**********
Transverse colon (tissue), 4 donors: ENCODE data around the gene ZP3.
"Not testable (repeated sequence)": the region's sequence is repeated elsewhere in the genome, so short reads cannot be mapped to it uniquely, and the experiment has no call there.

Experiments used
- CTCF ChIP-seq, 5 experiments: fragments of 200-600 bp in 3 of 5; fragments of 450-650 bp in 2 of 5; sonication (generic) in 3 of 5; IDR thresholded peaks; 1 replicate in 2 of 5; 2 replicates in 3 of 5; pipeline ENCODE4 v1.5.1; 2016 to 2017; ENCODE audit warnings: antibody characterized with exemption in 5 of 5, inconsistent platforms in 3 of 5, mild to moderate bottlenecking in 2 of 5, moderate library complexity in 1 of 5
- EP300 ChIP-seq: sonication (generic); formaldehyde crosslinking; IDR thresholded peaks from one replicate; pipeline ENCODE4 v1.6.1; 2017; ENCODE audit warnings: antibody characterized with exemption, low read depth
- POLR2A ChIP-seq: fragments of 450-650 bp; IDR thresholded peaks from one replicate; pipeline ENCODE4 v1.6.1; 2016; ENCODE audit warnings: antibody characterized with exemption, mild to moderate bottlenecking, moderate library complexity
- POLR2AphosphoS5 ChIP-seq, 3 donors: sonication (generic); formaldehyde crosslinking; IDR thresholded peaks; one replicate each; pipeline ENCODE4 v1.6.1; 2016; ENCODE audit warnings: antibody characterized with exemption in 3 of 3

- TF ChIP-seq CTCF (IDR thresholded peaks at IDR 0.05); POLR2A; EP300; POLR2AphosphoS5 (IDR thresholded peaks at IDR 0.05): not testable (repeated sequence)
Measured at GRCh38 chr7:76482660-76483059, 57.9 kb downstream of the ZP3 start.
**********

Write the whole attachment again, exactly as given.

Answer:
Transverse colon (tissue), 4 donors: ENCODE data around the gene ZP3.
"Not testable (repeated sequence)": the region's sequence is repeated elsewhere in the genome, so short reads cannot be mapped to it uniquely, and the experiment has no call there.

Experiments used
- CTCF ChIP-seq, 5 experiments: fragments of 200-600 bp in 3 of 5; fragments of 450-650 bp in 2 of 5; sonication (generic) in 3 of 5; IDR thresholded peaks; 1 replicate in 2 of 5; 2 replicates in 3 of 5; pipeline ENCODE4 v1.5.1; 2016 to 2017; ENCODE audit warnings: antibody characterized with exemption in 5 of 5, inconsistent platforms in 3 of 5, mild to moderate bottlenecking in 2 of 5, moderate library complexity in 1 of 5
- EP300 ChIP-seq: sonication (generic); formaldehyde crosslinking; IDR thresholded peaks from one replicate; pipeline ENCODE4 v1.6.1; 2017; ENCODE audit warnings: antibody characterized with exemption, low read depth
- POLR2A ChIP-seq: fragments of 450-650 bp; IDR thresholded peaks from one replicate; pipeline ENCODE4 v1.6.1; 2016; ENCODE audit warnings: antibody characterized with exemption, mild to moderate bottlenecking, moderate library complexity
- POLR2AphosphoS5 ChIP-seq, 3 donors: sonication (generic); formaldehyde crosslinking; IDR thresholded peaks; one replicate each; pipeline ENCODE4 v1.6.1; 2016; ENCODE audit warnings: antibody characterized with exemption in 3 of 3

- TF ChIP-seq CTCF (IDR thresholded peaks at IDR 0.05); POLR2A; EP300; POLR2AphosphoS5 (IDR thresholded peaks at IDR 0.05): not testable (repeated sequence)
Measured at GRCh38 chr7:76482660-76483059, 57.9 kb downstream of the ZP3 start.